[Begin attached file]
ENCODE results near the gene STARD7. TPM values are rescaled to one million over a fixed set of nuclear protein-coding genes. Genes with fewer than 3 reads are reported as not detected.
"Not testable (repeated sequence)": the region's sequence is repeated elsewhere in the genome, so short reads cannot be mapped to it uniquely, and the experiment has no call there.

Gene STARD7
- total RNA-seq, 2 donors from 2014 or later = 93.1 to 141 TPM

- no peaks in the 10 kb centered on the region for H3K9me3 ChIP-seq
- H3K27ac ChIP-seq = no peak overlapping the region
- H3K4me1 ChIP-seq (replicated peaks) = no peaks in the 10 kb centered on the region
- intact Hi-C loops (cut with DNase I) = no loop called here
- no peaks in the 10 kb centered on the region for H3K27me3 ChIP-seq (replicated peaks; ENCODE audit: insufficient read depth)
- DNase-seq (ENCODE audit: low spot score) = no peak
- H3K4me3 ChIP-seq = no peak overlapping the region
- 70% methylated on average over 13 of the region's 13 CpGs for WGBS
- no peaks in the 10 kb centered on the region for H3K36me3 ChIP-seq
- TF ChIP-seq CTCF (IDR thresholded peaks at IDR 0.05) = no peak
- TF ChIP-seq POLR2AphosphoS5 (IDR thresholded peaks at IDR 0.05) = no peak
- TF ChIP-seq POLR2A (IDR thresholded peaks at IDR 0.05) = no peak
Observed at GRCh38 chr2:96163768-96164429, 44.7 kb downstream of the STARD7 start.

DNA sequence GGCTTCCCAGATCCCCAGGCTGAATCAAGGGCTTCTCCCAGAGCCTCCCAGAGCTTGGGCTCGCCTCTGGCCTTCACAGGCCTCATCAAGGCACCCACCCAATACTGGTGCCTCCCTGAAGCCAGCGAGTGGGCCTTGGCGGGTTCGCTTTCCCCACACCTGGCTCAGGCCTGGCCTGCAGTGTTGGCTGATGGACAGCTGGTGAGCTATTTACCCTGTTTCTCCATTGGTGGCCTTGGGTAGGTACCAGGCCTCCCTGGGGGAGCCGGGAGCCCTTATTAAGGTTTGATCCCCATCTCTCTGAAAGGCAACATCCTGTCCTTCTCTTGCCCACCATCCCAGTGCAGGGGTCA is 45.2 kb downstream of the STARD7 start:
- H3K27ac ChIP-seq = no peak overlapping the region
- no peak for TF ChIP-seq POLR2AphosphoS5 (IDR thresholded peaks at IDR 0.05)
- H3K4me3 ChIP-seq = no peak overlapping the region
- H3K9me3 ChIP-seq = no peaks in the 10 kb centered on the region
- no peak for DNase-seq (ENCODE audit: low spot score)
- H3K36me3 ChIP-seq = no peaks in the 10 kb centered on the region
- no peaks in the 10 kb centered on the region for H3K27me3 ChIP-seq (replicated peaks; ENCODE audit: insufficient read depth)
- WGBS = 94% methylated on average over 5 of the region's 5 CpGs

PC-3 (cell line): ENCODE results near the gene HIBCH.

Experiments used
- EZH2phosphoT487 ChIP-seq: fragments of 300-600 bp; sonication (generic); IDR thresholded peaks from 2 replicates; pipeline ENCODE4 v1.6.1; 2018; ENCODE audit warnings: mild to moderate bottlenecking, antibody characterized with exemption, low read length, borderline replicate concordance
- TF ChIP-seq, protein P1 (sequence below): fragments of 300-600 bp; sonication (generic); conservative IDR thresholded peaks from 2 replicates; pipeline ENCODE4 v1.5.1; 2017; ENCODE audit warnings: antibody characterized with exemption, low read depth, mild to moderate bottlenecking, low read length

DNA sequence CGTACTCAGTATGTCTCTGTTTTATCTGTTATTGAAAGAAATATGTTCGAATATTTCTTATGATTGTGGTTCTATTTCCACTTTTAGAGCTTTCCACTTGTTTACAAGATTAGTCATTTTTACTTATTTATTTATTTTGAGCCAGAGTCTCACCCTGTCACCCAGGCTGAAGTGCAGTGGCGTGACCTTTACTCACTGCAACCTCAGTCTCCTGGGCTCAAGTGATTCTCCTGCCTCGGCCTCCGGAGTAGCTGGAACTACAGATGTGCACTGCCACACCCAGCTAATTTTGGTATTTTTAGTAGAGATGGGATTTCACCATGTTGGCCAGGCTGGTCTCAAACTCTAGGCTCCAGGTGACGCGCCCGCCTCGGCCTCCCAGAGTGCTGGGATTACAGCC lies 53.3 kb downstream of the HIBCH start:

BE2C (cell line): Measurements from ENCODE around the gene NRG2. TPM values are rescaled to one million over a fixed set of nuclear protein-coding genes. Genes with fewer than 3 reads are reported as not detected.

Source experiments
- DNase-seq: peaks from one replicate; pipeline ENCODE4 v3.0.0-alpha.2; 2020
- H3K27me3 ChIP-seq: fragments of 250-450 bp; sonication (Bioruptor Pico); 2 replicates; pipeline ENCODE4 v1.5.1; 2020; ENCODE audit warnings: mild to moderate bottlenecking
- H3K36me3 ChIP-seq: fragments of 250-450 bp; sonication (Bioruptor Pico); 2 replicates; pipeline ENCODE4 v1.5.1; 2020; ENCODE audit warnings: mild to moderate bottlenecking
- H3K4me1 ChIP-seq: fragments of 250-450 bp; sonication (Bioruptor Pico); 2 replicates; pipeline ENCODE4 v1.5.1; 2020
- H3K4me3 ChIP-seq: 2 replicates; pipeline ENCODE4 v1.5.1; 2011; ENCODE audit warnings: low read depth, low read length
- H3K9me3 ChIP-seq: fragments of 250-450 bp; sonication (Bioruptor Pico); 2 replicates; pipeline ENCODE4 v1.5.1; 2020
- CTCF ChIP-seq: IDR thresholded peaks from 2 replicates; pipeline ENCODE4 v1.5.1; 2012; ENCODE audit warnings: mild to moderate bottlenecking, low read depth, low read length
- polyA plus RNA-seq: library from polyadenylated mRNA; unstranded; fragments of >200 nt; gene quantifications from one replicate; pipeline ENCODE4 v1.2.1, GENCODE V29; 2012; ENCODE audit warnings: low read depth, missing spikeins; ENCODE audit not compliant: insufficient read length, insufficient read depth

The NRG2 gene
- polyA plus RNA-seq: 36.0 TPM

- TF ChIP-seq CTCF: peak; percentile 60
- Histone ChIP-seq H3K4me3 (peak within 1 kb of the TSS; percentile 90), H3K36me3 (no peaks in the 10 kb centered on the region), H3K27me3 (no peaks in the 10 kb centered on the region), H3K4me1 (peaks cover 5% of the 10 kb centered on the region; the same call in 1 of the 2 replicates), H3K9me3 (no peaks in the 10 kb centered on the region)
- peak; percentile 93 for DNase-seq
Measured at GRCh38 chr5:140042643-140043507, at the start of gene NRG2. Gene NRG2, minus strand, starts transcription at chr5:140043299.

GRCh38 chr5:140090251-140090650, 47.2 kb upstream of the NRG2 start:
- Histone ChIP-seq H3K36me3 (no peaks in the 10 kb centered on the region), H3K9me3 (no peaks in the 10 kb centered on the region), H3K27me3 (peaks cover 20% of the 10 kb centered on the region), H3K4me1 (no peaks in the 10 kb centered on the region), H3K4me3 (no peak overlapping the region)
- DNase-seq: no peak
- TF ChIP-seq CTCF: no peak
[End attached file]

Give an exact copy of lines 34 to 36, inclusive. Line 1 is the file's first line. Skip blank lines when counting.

- DNase-seq: peaks from one replicate; pipeline ENCODE4 v3.0.0-alpha.2; 2020
- H3K27me3 ChIP-seq: fragments of 250-450 bp; sonication (Bioruptor Pico); 2 replicates; pipeline ENCODE4 v1.5.1; 2020; ENCODE audit warnings: mild to moderate bottlenecking
- H3K36me3 ChIP-seq: fragments of 250-450 bp; sonication (Bioruptor Pico); 2 replicates; pipeline ENCODE4 v1.5.1; 2020; ENCODE audit warnings: mild to moderate bottlenecking